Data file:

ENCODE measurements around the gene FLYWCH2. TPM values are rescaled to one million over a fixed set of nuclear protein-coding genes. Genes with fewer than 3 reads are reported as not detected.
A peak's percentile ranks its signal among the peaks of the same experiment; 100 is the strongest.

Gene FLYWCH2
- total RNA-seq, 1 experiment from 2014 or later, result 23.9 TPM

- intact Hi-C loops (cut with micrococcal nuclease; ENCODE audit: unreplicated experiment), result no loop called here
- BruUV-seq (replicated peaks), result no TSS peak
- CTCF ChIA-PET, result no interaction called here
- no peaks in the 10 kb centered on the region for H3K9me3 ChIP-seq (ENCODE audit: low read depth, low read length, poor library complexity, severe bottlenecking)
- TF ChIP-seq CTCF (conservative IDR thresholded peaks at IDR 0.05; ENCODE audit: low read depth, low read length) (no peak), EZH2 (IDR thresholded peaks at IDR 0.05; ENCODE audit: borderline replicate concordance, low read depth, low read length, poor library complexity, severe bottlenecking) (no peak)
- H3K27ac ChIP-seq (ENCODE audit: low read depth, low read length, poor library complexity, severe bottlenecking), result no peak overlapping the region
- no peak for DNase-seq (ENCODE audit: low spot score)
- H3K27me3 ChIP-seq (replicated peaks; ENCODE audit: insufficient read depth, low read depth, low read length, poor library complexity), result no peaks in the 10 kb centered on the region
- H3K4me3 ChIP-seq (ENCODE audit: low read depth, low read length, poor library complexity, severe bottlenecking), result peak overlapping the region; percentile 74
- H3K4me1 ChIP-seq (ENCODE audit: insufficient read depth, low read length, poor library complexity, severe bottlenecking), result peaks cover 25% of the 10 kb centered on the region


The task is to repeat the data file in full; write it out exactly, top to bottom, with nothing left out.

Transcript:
ENCODE measurements around the gene FLYWCH2. TPM values are rescaled to one million over a fixed set of nuclear protein-coding genes. Genes with fewer than 3 reads are reported as not detected.
A peak's percentile ranks its signal among the peaks of the same experiment; 100 is the strongest.

Gene FLYWCH2
- total RNA-seq, 1 experiment from 2014 or later, result 23.9 TPM

- intact Hi-C loops (cut with micrococcal nuclease; ENCODE audit: unreplicated experiment), result no loop called here
- BruUV-seq (replicated peaks), result no TSS peak
- CTCF ChIA-PET, result no interaction called here
- no peaks in the 10 kb centered on the region for H3K9me3 ChIP-seq (ENCODE audit: low read depth, low read length, poor library complexity, severe bottlenecking)
- TF ChIP-seq CTCF (conservative IDR thresholded peaks at IDR 0.05; ENCODE audit: low read depth, low read length) (no peak), EZH2 (IDR thresholded peaks at IDR 0.05; ENCODE audit: borderline replicate concordance, low read depth, low read length, poor library complexity, severe bottlenecking) (no peak)
- H3K27ac ChIP-seq (ENCODE audit: low read depth, low read length, poor library complexity, severe bottlenecking), result no peak overlapping the region
- no peak for DNase-seq (ENCODE audit: low spot score)
- H3K27me3 ChIP-seq (replicated peaks; ENCODE audit: insufficient read depth, low read depth, low read length, poor library complexity), result no peaks in the 10 kb centered on the region
- H3K4me3 ChIP-seq (ENCODE audit: low read depth, low read length, poor library complexity, severe bottlenecking), result peak overlapping the region; percentile 74
- H3K4me1 ChIP-seq (ENCODE audit: insufficient read depth, low read length, poor library complexity, severe bottlenecking), result peaks cover 25% of the 10 kb centered on the region